In a recent article I asked how you think a member of your sales team would respond if a prospective client said, “There are many others who do the same thing as you but at a lower price.”
There’s a good chance they’ll respond by touting your product’s features and benefits, quality levels and exceptional customer support. The odds are this is what your competitors would say as well.
The article stressed the importance of promoting your key differentiators. These include your employees, how your work and manage projects, as well as any specialized tools or equipment you use.
Another effective approach is to define the value of your products and services. If your team can’t do succinctly do this, it’s going to be tough to get a yes to your proposals, especially at reasonable margins.
When justifying the cost of energy efficiency upgrades, it’s only logical to emphasize the economic benefits of reduced energy consumption. But in many situations, saving energy is not enough to get a yes. It simply isn’t a high enough priority for many building owners. Considering most energy efficiency upgrades are capital-intensive, building owners often opt to invest their capital in operational improvements. The results are more visible, and in many cases with shorter payback periods.
The challenge is to identify the total added value of your products and services.
The Added Value of Your Products and Services
There are three basic ways your products or services provide customer value that should be included in your proposals:
- Increase revenue
- Decrease costs
- Provide an “emotional” benefit
This information will help increase the conversions and profitability of your energy efficiency proposals by identifying the total added value of your products and services over and above saving energy.
Here’s a chart you may find helpful.
The reference price is the price the customer expects to pay, or at least what they say they’ll pay. It could be based on what a competitor quoted, or even a price that you quoted or charged before.
It’s the starting point for defining, and justifying, the added value of your products or services.
Adapted from “Value-Based Pricing” by MacDivitt & Wilkinson
Energy efficiency upgrades-especially HVAC, lighting and window films-often result in a more comfortable and healthy environments. This is especially true in our COVID-19 world with improved air filtration HVAC systems with germicidal capabilities. For commercial real estate, this often results in higher occupancy and lease rates, as well as reduced employee absenteeism and improved tenant productivity.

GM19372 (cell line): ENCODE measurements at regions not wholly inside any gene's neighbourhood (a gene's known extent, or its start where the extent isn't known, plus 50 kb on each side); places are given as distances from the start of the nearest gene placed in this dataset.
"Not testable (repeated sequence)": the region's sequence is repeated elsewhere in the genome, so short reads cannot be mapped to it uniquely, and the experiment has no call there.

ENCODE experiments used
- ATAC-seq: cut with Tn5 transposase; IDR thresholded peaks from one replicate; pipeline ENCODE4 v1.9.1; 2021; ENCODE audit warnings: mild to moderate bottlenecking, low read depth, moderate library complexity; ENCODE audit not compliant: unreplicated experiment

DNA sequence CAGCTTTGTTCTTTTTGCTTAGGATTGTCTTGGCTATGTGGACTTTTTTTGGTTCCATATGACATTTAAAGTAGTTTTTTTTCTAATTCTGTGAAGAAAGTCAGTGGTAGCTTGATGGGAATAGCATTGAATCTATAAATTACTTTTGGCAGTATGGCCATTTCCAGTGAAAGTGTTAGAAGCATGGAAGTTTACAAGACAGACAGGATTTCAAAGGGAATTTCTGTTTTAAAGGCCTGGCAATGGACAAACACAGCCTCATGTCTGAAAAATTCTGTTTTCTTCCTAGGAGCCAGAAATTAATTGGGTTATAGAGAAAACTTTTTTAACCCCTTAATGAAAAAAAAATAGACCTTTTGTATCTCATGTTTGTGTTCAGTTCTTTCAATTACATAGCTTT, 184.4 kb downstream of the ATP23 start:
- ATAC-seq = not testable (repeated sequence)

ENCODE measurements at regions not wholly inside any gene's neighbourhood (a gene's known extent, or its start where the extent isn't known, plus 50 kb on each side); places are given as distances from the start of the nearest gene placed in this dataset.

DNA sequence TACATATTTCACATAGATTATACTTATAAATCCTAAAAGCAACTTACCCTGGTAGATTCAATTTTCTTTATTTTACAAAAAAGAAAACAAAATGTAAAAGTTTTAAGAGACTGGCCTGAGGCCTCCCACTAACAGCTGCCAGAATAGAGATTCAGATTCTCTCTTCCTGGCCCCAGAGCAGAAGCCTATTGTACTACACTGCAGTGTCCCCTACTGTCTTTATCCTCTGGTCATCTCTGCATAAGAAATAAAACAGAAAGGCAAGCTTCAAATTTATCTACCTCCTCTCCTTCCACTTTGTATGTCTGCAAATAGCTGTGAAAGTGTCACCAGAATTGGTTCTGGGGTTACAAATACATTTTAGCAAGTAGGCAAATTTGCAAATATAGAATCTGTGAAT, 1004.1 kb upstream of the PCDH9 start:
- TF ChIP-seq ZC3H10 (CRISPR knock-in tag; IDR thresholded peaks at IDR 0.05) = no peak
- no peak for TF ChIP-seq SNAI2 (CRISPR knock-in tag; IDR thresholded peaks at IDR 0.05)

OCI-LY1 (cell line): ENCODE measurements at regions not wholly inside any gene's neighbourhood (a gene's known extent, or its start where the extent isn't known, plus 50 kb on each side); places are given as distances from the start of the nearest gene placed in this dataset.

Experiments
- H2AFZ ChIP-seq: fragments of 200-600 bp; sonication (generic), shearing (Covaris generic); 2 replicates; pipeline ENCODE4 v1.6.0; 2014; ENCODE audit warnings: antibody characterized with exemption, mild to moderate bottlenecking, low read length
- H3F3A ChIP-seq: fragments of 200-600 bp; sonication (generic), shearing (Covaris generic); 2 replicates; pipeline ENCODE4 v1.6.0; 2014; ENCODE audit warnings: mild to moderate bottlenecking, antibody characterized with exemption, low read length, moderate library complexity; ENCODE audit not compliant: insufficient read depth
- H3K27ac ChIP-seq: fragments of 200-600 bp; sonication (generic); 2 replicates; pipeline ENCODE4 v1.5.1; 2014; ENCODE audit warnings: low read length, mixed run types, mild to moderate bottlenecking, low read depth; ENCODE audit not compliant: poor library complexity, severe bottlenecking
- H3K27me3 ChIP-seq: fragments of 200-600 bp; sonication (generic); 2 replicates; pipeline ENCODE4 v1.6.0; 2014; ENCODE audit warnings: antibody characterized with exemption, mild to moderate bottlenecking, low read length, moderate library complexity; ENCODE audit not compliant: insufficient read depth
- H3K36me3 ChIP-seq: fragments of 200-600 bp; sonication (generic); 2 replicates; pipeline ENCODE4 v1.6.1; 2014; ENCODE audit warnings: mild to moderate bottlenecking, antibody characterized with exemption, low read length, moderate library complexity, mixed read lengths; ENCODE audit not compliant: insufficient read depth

The key to defining your added value stemming from reduced costs is to focus on the total cost of ownership. For energy efficiency upgrades, in addition to lower energy costs, these often include reduced equipment maintenance, repair and serving costs. For manufacturing operations, the upgrades-especially improved lighting-often result in lower scrap rates and improved quality levels.
Emotional value-we know it exists but it’s tough to put a number on it. A good example is the satisfaction of being a good environmental steward. Another example is attracting top talent. For many of today’s younger employees, working for an environmentally conscious company is not optional. Plus, there’s the PR benefit. We had a recent project where the owner insisted his solar panels be visible from the street because of the message it sent to prospective customers.
But Won’t Customers Realize These Same Benefits from Competitor Upgrades?
Yes, they will. However, many competitors don’t define the value created by their products and services. And when they do, the focus is usually on energy saved. Identifying the full added value created by your products and services will give you a competitive edge.
But you do have differentiators that set you apart from the competition. They include the people you have, how you work, your approach to project management, specialized tools and equipment, range of capabilities and your “tribal knowledge.” These all add value and are unmatched by the competition. This will be addressed in next week’s blog.
You don’t need to become, or hire, an expert in local commercial occupancy and lease rates, employee productivity and absenteeism statistics, manufacturing operations, etc. to take advantage of these value-added benefits. But citing formal studies addressing these areas add credibility to your proposals. Plus, they make great client leave-behinds.